The final reason for the problem is the lack of connection by many radios to the boat’s GPS system. This is partly because, as Hersey wrote, “…interconnecting a GPS and VHF radio on a recreational boat is a lot more difficult than we envisioned it would be.” Plus, many boaters are reluctant to permanently connect their radio and GPS because they remove their radios from their boat to prevent theft.
Mariners should take steps to correct this problem so they have a VHF DSC distress system that works when needed.
Lately a coalition of GPS companies and user groups called Coalition to Save Our GPS (CSOG) has formed to protect GPS signals from the possibility of interference from a wireless Internet access firm called LightSquared. The wireless firm has plans to deploy a reported 40,000 ground stations that will transmit on a frequency adjacent to that used by GPS. According to CSOG, the LightSquared signals will be “one billion times more powerful than GPS signals as received on Earth.”
The fear for marine GPS users is that the LightSquared service will interfere with GPS signals in harbor or coastal situations. Offshore, there will be no LightSquared stations within range. But it’s the harbor and coastal situations where you want the best GPS coverage since that’s where the hard stuff tends to be located.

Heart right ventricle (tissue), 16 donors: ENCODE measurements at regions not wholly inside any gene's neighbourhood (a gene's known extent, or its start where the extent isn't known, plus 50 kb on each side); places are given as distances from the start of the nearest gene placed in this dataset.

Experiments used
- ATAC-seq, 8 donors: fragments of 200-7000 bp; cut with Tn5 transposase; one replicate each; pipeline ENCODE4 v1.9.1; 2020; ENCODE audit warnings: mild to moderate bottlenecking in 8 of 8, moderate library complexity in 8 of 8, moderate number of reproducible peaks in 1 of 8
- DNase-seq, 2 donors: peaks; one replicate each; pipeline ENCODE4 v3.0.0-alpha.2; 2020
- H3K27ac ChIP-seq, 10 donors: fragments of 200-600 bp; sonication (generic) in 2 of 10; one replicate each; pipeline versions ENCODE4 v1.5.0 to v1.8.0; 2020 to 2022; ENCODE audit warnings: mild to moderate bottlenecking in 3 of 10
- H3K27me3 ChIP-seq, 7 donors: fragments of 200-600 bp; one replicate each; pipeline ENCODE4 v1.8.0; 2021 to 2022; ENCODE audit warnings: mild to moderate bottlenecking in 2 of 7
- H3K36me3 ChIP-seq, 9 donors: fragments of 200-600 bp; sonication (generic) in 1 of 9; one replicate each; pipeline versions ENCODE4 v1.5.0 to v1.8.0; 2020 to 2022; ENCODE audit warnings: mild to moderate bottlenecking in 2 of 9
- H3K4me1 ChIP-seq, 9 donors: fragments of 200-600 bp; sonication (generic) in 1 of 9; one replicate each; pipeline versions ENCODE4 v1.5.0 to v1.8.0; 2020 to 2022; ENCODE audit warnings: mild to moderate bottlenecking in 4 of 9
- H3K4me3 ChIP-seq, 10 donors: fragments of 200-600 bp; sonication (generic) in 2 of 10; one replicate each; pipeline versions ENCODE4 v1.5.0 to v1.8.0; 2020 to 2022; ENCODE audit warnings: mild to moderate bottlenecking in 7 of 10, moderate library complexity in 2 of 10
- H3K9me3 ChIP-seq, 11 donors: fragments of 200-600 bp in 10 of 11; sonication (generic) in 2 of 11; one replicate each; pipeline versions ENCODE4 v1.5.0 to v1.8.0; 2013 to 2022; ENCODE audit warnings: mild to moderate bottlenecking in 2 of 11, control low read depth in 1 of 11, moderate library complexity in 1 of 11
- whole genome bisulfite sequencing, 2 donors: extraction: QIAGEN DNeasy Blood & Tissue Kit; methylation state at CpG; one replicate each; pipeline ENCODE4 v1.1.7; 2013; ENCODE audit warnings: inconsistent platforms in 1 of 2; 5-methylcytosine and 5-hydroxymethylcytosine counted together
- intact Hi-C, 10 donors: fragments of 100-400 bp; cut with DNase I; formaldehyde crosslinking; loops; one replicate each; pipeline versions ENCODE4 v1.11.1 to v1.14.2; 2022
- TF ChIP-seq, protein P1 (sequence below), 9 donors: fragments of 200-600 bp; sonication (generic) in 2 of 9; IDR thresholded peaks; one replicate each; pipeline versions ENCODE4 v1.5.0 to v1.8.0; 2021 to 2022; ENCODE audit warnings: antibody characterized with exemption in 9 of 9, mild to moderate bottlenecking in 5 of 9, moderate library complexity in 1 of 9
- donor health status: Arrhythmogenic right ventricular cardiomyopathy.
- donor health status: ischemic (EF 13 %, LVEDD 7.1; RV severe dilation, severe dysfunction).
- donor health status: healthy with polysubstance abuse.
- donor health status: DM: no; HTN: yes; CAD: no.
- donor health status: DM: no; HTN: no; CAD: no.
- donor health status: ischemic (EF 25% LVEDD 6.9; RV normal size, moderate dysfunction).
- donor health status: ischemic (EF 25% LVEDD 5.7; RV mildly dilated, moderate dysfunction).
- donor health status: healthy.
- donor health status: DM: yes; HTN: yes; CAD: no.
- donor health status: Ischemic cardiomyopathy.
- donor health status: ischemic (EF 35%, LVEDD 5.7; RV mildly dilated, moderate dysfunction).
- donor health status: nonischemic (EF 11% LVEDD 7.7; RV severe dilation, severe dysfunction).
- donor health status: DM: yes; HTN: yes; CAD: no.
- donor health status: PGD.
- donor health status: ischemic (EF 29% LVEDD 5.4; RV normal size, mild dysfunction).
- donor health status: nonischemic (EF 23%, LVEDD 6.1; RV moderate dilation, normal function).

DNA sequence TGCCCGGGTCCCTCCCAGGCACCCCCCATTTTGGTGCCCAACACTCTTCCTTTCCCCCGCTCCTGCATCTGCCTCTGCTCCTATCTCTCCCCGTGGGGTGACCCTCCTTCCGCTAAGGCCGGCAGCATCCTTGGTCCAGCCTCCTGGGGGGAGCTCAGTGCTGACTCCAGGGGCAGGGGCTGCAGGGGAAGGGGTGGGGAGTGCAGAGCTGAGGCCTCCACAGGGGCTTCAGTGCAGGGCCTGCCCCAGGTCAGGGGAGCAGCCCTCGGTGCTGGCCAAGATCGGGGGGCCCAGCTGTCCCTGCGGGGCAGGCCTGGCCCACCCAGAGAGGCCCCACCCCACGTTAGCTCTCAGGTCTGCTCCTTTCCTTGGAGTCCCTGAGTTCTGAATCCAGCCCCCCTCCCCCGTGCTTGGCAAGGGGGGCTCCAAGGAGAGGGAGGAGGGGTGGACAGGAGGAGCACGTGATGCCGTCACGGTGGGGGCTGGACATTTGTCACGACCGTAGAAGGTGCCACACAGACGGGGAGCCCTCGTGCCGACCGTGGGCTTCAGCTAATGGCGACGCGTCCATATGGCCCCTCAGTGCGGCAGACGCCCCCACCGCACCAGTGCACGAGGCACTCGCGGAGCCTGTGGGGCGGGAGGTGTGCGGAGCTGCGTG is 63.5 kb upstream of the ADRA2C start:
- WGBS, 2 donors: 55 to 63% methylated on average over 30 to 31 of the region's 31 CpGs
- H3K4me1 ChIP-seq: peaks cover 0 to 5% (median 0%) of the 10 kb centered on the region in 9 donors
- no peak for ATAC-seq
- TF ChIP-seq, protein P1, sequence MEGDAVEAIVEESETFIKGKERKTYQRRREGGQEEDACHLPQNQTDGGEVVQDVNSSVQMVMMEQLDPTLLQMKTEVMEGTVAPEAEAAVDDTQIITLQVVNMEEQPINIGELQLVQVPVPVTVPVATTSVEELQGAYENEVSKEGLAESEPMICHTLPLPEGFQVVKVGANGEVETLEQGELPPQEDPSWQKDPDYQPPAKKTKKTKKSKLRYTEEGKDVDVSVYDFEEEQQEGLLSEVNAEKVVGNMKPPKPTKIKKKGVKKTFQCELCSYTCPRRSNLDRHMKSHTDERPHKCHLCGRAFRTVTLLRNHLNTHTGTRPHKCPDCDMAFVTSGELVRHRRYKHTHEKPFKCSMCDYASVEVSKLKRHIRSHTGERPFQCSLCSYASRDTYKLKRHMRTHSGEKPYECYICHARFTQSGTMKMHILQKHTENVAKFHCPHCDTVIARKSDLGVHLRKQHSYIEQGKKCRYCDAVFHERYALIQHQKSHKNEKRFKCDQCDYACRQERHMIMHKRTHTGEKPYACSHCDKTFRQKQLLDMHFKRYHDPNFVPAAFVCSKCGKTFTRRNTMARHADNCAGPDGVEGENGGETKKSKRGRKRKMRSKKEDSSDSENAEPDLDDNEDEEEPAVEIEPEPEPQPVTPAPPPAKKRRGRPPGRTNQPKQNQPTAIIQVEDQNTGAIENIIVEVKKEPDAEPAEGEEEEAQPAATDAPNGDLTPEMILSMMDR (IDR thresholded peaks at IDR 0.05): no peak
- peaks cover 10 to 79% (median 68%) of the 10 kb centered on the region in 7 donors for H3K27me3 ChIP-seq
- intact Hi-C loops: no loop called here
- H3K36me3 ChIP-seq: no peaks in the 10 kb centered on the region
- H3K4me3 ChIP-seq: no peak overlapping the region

Some members of CSOG include: Garmin, Trimble, the International Air Transport Association, the Aircraft Owners and Pilots Association, Caterpillar Diesel, and a host more.
CSOG states emphatically that the LightSquared system represents a great potential danger to GPS, but so far, this conclusion is based on preliminary lab testing. More real world testing is clearly needed before the LightSquared system should be allowed to go forward. That seems prudent to avoid the possibility of 40,000 coverage holes, one of which just may include your harbor or favorite stretch of coast.